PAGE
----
Crypto investors who gained exposure through Grayscale Bitcoin Trust (OTC: GBTC) may be in for a bit of a surprise this December as they look to rebalance their portfolios. While Bitcoin had another gangbuster year, posting a return over 60% thus far into 2021, Grayscale Bitcoin Trust, which acts as a holding company for just north of 645,000 BTC (or ~3.5% of all BTC in circulation), has not fared nearly as well with a year-to-date return of 7.6%
Surprised? The answer lies within the trust’s structure and the difference between an open-end and closed-end fund.
Note: Grayscale Bitcoin Trust is technically a grantor’s trust, which for practical purposes trades similarly to a closed-end fund.
An open-end fund is an investment vehicle that is able to issue an unlimited number of shares. As capital flows into the fund, the new money is used to purchase additional units of the underlying assets. Conversely, a closed-end fund issues a fixed number of shares. As the name would imply, a closed-end fund is ‘closed’ off from new capital. Each unit purchased must be sold by an existing fund investor. This difference means that while open-end funds trade based upon the supply-and-demand dynamics of their underlying assets, closed-end funds trade based upon the supply-and-demand dynamics of their own shares. Accordingly, closed-end funds often trade at premiums or discounts to the actual assets they hold. When everyone is trying to get in, closed-end funds trade at a premium to their holding assets and when everyone is trying to get out, closed-end funds trade at a discount to their holding assets.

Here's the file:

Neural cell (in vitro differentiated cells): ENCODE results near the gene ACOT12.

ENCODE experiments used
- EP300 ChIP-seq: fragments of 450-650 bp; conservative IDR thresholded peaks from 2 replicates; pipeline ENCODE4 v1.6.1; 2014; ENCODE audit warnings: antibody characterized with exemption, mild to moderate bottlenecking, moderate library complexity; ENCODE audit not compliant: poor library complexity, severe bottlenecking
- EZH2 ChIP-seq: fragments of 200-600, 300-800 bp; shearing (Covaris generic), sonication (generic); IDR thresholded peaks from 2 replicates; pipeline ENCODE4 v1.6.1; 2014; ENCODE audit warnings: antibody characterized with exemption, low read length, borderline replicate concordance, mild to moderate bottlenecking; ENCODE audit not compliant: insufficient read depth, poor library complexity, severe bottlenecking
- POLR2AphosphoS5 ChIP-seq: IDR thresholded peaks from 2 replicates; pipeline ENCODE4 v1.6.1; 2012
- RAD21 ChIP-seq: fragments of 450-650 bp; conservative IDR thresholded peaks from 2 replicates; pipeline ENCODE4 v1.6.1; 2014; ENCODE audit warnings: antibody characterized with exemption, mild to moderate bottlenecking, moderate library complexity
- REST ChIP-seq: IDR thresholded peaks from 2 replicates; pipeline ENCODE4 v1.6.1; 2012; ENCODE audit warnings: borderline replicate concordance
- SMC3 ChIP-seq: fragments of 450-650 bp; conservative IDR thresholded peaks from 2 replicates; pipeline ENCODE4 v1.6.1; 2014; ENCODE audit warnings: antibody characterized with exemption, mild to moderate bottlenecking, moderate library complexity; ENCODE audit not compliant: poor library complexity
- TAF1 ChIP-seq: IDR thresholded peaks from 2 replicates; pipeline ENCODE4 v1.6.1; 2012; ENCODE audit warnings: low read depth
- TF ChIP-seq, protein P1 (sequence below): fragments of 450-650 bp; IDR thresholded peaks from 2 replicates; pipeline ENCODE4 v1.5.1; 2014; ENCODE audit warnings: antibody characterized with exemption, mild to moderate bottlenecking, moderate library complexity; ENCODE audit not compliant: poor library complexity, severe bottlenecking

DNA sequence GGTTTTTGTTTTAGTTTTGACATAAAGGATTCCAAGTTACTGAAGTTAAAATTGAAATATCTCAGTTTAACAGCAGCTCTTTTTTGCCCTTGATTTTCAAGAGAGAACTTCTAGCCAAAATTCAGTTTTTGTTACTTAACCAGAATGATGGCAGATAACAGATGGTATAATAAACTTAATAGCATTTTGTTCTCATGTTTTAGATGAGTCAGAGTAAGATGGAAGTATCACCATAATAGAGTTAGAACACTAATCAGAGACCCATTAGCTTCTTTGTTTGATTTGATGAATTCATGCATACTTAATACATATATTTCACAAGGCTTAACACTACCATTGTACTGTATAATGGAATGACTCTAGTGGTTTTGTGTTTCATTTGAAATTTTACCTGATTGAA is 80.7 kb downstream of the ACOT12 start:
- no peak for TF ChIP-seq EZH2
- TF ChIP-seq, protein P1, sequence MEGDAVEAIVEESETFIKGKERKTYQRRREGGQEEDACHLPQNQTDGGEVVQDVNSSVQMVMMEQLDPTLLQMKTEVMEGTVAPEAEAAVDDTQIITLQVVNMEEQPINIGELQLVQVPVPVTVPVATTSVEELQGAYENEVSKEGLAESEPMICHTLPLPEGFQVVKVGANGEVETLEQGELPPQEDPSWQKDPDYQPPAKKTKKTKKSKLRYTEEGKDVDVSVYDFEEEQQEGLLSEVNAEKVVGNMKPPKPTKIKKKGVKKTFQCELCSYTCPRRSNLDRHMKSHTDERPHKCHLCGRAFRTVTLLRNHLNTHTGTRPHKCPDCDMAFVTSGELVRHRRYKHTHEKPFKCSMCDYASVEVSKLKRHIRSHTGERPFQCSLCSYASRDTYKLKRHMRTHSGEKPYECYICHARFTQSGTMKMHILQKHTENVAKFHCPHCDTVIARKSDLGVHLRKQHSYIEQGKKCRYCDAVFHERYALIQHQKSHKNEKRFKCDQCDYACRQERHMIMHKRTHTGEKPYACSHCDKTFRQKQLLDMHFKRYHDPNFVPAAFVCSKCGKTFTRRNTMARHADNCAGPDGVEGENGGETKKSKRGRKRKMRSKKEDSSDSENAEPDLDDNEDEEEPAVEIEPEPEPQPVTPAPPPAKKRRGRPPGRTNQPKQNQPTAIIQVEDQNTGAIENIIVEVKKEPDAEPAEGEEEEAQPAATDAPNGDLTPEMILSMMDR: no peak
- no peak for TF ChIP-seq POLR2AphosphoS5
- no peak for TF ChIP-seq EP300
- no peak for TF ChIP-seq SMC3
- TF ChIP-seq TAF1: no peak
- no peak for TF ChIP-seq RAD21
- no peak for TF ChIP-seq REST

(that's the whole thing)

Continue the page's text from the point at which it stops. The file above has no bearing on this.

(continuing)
To start off 2021, Grayscale Bitcoin Trust was trading at a 17% premium to the bitcoin it held, meaning every $1.17 purchased exposure to only $1.00 in BTC. As of market close Friday, Grayscale Bitcoin Trust was trading at a 21.4% discount to the bitcoin it holds. Before anyone calls this discount a bargain, it is important to note that Grayscale Bitcoin Trust charges a 2.00% annual management fee, which makes holding shares less attractive than direct BTC exposure and the SEC blocked Grayscale Bitcoin Trust’s bid to convert to an ETF earlier this year, which would have been a major step towards reversing the steep discount.